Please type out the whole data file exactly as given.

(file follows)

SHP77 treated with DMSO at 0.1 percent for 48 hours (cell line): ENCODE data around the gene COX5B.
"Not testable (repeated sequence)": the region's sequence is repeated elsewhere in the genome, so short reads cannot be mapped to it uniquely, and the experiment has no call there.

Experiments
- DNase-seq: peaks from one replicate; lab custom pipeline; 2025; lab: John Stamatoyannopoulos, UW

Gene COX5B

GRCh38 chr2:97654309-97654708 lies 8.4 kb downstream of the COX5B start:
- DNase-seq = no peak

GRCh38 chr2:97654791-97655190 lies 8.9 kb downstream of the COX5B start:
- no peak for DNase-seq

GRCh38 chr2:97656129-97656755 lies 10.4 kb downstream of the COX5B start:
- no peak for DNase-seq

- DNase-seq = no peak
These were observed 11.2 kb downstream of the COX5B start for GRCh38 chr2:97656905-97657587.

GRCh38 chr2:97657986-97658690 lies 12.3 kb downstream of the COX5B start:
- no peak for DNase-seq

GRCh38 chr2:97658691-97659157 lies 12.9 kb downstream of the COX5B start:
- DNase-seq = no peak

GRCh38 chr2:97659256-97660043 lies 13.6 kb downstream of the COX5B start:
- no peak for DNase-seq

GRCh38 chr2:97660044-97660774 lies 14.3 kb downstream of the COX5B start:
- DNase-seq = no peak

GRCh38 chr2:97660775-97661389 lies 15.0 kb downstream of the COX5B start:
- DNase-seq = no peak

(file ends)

SHP77 treated with DMSO at 0.1 percent for 48 hours (cell line): ENCODE data around the gene COX5B.
"Not testable (repeated sequence)": the region's sequence is repeated elsewhere in the genome, so short reads cannot be mapped to it uniquely, and the experiment has no call there.

Experiments
- DNase-seq: peaks from one replicate; lab custom pipeline; 2025; lab: John Stamatoyannopoulos, UW

Gene COX5B

GRCh38 chr2:97654309-97654708 lies 8.4 kb downstream of the COX5B start:
- DNase-seq = no peak

GRCh38 chr2:97654791-97655190 lies 8.9 kb downstream of the COX5B start:
- no peak for DNase-seq

GRCh38 chr2:97656129-97656755 lies 10.4 kb downstream of the COX5B start:
- no peak for DNase-seq

- DNase-seq = no peak
These were observed 11.2 kb downstream of the COX5B start for GRCh38 chr2:97656905-97657587.

GRCh38 chr2:97657986-97658690 lies 12.3 kb downstream of the COX5B start:
- no peak for DNase-seq

GRCh38 chr2:97658691-97659157 lies 12.9 kb downstream of the COX5B start:
- DNase-seq = no peak

GRCh38 chr2:97659256-97660043 lies 13.6 kb downstream of the COX5B start:
- no peak for DNase-seq

GRCh38 chr2:97660044-97660774 lies 14.3 kb downstream of the COX5B start:
- DNase-seq = no peak

GRCh38 chr2:97660775-97661389 lies 15.0 kb downstream of the COX5B start:
- DNase-seq = no peak